The leader of far-right anti-government militia group Oath Keepers and nine others accused of plotting to overturn the results of the 2020 presidential election with an armed insurrection against members of Congress have pleaded not guilty to seditious conspiracy and other charges in connection with the attack on the US Capitol on 6 January, 2021.
The charges of seditious conspiracy – the most-serious yet filed in the wake of the assault on the halls of Congress – carry a sentence of up to 20 years in prison if convicted.
Oath Keepers founder Stewart Rhodes, among the most prominent figures charged in the US Department of Justice probe, remains jailed in Texas pending a bond decision by a US magistrate judge.
The 56-year-old US Army veteran and graduate of Yale Law School claims he did not enter the Capitol and has denied any wrongdoing.
Another man charged in the indictment, Edward Vallejo, was not present for a virtual arraignment on 25 January but is expected to enter a plea at a later date.
The 11 defendants will stand trial on 11 July in US District Court in Washington DC.
According to federal prosecutors, the group “coordinated travel across the country to enter Washington DC, equipped themselves with a variety of weapons, donned combat and tactical gear, and were prepared to answer Rhodes’s call to take up arms” at his direction.
Others charged in the 48-page, 17-count indictment “amassed firearms” outside the city and “distributed them among ‘quick reaction force’ teams … in support of their plot to stop the lawful transfer of presidential power,” according to an indictment.
Members coordinated their plans on messaging apps in the days leading up to the assault, dispatching two “stacks” to initiate the breach, prosecutors said.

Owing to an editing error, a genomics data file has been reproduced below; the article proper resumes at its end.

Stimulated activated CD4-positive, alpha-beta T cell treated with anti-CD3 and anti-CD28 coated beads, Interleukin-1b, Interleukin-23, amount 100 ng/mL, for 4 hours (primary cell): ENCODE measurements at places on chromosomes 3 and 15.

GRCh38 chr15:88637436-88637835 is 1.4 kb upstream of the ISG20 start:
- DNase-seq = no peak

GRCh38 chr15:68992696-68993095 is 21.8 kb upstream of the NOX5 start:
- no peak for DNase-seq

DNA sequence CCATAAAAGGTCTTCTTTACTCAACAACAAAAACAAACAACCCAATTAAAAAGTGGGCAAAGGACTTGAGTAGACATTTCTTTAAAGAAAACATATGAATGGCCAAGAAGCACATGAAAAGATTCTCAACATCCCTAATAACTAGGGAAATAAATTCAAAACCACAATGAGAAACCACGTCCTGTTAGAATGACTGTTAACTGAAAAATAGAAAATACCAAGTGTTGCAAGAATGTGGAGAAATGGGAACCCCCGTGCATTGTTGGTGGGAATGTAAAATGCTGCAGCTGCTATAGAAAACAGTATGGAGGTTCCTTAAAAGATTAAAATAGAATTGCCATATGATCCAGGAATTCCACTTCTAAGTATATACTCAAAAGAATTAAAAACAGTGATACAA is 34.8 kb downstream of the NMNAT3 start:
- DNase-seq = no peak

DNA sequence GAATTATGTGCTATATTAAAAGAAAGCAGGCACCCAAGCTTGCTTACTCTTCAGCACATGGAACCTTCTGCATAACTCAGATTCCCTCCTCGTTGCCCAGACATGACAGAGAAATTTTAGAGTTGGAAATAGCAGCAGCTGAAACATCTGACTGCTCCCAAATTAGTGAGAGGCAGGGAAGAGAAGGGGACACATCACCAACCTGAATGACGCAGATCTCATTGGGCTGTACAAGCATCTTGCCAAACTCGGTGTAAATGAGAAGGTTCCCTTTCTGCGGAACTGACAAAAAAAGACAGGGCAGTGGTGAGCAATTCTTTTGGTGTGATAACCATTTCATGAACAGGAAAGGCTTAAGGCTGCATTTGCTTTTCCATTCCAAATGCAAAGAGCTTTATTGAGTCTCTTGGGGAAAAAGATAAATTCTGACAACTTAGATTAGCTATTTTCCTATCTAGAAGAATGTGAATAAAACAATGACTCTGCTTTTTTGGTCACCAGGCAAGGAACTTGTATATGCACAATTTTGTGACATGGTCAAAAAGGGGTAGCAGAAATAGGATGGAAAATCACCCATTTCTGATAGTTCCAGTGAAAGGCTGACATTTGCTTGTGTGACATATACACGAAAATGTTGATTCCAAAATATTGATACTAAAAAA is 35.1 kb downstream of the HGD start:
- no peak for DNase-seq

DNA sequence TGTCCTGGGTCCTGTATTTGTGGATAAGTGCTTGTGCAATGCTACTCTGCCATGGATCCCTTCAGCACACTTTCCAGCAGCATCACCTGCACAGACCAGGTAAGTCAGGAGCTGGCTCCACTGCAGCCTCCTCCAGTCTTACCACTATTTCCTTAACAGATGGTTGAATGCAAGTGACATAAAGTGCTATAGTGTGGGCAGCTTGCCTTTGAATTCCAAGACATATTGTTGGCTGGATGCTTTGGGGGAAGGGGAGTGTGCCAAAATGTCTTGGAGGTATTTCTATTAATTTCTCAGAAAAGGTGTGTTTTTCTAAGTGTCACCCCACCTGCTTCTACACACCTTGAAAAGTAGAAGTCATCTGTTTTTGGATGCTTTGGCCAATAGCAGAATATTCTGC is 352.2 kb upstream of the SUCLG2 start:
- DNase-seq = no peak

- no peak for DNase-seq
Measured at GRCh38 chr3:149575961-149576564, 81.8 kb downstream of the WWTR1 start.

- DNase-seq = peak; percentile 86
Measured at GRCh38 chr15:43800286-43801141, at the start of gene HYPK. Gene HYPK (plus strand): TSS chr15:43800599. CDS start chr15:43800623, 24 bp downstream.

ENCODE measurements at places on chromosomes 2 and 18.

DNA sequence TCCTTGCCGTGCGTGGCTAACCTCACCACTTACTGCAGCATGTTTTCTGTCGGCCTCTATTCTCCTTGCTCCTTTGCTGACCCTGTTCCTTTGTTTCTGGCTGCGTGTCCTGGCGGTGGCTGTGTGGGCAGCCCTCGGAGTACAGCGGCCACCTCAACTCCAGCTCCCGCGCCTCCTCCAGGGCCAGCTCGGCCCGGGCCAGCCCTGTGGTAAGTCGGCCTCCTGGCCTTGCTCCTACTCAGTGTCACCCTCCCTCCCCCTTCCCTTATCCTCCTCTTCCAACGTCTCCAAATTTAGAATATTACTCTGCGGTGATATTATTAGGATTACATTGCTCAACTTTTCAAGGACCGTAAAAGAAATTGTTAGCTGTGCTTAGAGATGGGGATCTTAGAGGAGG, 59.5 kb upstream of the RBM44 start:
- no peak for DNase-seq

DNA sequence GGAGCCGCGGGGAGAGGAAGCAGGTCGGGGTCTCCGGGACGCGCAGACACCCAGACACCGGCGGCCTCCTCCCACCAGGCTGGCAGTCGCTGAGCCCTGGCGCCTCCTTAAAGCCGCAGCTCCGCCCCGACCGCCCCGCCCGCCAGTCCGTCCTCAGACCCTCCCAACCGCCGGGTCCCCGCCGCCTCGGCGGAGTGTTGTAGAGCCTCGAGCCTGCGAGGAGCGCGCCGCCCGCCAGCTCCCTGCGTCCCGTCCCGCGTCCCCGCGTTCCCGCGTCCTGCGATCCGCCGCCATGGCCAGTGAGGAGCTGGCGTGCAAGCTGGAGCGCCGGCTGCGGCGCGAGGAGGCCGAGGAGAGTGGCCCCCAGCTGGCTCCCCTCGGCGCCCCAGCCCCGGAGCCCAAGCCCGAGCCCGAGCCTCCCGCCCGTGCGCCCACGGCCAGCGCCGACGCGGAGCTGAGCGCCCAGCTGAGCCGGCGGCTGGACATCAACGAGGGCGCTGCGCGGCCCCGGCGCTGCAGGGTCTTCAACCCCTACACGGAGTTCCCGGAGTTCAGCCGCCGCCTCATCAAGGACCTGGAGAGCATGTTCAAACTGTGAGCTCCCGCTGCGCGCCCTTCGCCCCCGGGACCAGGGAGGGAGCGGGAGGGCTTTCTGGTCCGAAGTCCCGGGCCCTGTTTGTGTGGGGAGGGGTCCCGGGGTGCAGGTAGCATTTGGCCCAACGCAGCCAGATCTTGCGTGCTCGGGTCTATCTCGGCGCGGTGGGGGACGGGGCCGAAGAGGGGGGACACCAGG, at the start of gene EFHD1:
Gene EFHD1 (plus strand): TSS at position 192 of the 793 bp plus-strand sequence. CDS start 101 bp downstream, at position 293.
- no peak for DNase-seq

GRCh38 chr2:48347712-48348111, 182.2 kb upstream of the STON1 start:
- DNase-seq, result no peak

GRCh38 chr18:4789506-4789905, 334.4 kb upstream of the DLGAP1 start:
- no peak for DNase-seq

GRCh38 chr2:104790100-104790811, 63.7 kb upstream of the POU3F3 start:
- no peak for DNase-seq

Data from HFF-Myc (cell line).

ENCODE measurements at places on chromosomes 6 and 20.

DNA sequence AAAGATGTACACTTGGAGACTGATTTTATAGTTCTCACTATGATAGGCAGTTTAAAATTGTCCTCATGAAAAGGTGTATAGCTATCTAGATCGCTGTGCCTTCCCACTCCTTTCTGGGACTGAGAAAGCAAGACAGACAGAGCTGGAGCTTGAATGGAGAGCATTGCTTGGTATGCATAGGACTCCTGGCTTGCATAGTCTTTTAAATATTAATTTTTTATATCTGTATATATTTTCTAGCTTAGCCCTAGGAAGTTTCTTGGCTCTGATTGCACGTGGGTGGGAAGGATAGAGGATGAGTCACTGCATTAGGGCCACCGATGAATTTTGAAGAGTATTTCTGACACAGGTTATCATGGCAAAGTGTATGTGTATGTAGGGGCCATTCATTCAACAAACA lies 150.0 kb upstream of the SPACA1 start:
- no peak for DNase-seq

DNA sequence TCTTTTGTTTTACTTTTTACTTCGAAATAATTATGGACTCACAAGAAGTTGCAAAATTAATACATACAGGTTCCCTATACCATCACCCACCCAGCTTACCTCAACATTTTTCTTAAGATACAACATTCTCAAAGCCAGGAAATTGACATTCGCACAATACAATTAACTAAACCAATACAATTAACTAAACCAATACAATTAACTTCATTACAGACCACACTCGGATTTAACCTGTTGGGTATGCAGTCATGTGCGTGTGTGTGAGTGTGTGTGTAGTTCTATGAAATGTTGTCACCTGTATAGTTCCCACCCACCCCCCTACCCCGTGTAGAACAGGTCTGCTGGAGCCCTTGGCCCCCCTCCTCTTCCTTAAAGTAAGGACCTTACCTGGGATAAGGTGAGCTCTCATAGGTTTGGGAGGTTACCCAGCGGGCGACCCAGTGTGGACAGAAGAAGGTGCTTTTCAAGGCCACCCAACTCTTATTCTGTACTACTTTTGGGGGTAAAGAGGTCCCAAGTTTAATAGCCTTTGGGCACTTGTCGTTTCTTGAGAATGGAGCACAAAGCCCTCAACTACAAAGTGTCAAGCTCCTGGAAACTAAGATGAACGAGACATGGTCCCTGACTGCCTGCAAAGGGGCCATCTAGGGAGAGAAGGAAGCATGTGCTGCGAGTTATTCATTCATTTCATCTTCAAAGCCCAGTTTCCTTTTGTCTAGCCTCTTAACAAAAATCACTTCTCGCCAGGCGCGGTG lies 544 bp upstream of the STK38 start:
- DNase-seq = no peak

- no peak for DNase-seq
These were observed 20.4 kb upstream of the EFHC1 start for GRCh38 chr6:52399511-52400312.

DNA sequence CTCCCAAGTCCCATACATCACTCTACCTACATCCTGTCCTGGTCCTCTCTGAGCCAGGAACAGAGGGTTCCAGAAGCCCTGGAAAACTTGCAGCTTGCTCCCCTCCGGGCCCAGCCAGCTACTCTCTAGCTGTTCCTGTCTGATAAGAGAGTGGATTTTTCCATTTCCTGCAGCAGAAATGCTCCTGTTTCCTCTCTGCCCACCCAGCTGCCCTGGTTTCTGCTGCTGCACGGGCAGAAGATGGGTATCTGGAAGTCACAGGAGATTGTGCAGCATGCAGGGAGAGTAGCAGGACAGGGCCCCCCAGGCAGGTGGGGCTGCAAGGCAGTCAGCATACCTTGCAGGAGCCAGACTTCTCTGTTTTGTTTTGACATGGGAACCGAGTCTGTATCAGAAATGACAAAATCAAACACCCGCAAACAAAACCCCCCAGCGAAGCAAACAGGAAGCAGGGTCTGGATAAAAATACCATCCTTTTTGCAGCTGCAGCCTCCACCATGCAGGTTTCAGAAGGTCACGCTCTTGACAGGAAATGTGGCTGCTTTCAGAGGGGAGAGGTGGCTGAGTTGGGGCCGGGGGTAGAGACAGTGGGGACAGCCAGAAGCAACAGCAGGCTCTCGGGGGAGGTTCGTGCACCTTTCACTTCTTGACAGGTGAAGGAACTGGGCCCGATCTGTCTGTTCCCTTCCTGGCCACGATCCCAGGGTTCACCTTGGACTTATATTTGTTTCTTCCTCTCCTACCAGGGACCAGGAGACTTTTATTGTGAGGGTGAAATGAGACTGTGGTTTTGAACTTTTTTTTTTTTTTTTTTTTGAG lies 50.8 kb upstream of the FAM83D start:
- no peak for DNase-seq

One “stack” broke through law enforcement barriers outside the US Senate chamber and another broke through the House side of the Capitol looking for House Speaker Nancy Pelosi, according to an indictment.
The members “did not find Speaker Pelosi and ultimately left the building,” prosecutors said.
In September, Oath Keepers member and former US Marine Jason Dolan Jason Dolan pleaded guilty to one count of conspiracy and one count of obstruction of an official proceeding in charges connected with the Capitol riots. He has agreed to cooperate with federal investigators.
Members of the Oath Keepers also are targeted in a civil suit filed by the attorney general of the District of Columbia and other groups last month. The case is the first civil lawsuit from a government entity against people connected to the attack.
In November, the House select committee investigating the events leading up to and surrounding the attack issued a subpoena to Mr Rhodes and other far-right groups for “relevant information about how violence erupted at the Capitol and the preparation leading up to this violent attack,” according to committee chair Bennie Thompson.